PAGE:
While Michael describes designing the mural as “a dream come true,” he admits it was an especially



Playing His Game ichael always knew he wanted a career in art. He came to Seton Hill because of its art program, and he graduated in 2007 with a Bachelor of Fine Arts in graphic design. While at Seton Hill, he was editor-in-chief of the literary-art magazine Eye Contact, a popular cartoonist and contributing writer for The Setonian, a dedicated blogger, and the founder of the Seton Hill College Republicans. Michael was also active in political campaigns, which led to a graphic design internship with BrabenderCox, a political and commercial marketing firm with offices in Pittsburgh. After graduation the company hired him as a part-time designer; he now works full-time for the firm, in both print and web design. “I love it,” he says of his job. He particularly enjoys seeing the impact marketing and advertising campaigns have on political campaigns. “Not every designer gets to see the affect of their work.” Michael calmly juggled multiple priorities and projects as a student; if anything, he’s gotten even better at it as a young professional. In addition to his full-time job and freelance design work he also serves as a staff writer, film critic and podcast commentator for DVDVerdict, is a member of the Cellar Dwellers improv comedy troupe, is one of the creators, writers and performers of the “Dodge Intrepid and the Pages of Time” radio serial podcast, and had his photography featured in “Pittsburgh Signs Project: 250 Signs of Western Pennsylvania,” published by Carnegie Mellon University Press in 2009. In addition, he recently had his first big success as a playwright. “It was a goal of mine to write a play ever since I took playwriting as part of my creative writing minor at Seton Hill,” Michael says. “A one-act play that I wrote, ‘Drop It,’ was selected for production in the Pittsburgh New Works Festival. This was my first produced play and I was really honored to be a part of this festival. It was in rehearsal at the same time as I was working on the All-Time Team mural, so for two weeks I’d go to work, go to rehearsal, then go home and work on the mural until the middle of the night.”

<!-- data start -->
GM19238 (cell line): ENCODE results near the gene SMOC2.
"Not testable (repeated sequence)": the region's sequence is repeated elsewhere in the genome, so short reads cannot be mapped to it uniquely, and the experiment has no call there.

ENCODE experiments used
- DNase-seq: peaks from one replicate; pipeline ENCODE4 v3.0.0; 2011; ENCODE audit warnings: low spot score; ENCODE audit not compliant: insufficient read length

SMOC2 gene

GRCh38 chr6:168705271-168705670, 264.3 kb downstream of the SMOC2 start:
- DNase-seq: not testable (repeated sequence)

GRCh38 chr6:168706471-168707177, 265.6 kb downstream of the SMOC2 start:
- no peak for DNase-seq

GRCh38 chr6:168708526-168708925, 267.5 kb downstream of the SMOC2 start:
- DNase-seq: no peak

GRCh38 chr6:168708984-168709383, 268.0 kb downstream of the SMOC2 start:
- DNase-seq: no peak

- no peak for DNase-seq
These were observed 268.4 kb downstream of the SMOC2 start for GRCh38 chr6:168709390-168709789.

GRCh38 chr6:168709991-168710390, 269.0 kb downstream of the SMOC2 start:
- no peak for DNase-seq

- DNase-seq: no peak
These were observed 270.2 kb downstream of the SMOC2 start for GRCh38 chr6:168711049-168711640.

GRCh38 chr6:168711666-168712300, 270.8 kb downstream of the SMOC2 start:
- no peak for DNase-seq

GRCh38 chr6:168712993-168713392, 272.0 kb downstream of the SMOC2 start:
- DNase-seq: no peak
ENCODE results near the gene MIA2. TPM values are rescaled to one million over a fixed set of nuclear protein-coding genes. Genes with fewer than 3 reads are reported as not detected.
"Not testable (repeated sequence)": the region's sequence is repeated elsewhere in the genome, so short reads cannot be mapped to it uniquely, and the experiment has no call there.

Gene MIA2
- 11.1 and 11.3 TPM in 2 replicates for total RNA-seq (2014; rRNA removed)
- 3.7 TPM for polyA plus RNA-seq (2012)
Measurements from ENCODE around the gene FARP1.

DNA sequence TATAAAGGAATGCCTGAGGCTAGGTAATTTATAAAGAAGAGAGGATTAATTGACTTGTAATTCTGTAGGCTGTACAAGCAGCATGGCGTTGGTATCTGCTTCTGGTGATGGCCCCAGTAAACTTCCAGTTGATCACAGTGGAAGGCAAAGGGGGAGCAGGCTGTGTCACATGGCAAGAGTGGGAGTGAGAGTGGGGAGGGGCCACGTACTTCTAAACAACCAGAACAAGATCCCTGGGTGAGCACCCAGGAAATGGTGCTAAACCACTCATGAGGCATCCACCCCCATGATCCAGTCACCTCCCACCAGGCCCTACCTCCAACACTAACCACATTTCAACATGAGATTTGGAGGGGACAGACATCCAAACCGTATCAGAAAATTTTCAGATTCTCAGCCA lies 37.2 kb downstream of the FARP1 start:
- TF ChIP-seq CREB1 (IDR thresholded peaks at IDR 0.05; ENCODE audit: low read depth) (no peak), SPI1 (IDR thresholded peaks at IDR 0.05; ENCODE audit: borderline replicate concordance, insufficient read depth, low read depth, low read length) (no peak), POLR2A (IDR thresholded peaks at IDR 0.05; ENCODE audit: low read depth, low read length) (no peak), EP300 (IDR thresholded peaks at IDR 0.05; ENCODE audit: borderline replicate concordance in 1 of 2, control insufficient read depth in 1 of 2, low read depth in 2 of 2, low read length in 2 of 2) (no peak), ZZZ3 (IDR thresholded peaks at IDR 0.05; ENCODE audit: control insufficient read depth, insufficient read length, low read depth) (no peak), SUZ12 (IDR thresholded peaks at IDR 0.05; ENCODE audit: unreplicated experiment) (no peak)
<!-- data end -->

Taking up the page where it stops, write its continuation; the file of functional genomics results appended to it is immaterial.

challenging project. The mural features images of 21 legendary players and coaches that had to be presented in the most engaging and respectful way possible. It had to be designed so that it could be printed easily on a wallpaper-like substance that could be installed (in sections) around the oval locker room with no interruptions in the design. It had to look good on TV, and complement the other art and design features in the room. And a whole lot of people in the Penguins organization had to like it before it came anywhere near the walls of the space that has often been described as “sacred.” Michael’s talent, sacrifice of sleep (see “Playing His Game,” left) and knowledge of the team paid off. After creating one section of the mural and submitting it for approval, the Penguins gave him the green light to complete the entire piece. Using disks of archival photos provided by the Penguins, Michael painstakingly pieced the full mural together. “It ended up that each person got four feet, roughly, [that included] one primary photo, two secondary photos and type treatment of their name,” he says. “I did a lot of independent studies as a senior at Seton Hill, and that helped prepare me. It was important to understand the math, to design something at a certain size and understand how it would look when printed on a much larger scale.” Michael completed the mural in two weeks. “It was a great experience,” he says. “I learned a lot, especially from the company in Washington [County, Pa.] that printed and installed the mural. I’m happy with how it turned out.” Michael has reason to be proud. The Penguins’ new locker room is widely-considered the best in the NHL, and the “All-Time Team” mural is a hit with the team and the fans alike. “We wanted a tribute somewhere in the player’s area and he [Head Coach Dan Bylsma] thought it would be great to have that in the locker room itself,” Heinze told “I think the graphic designers really nailed the design. It has that ‘wow factor.’ That’s pretty special to come in and see that.”

Article by Becca Baker WPF ‘02, Seton Hill associate director of marketing, photos by Bruce Siskawicz, Seton Hill graphic design certificate alumnus and professional photographer.

Forward magazine would like to thank Brian Magness, director, CONSOL Energy Center Project Development, and James Frederick, owner, James Gallery, for their help with this article and the CONSOL Energy Center photo shoot.

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Feature Article/Alumni Magazine  
Feature Article/Alumni Magazine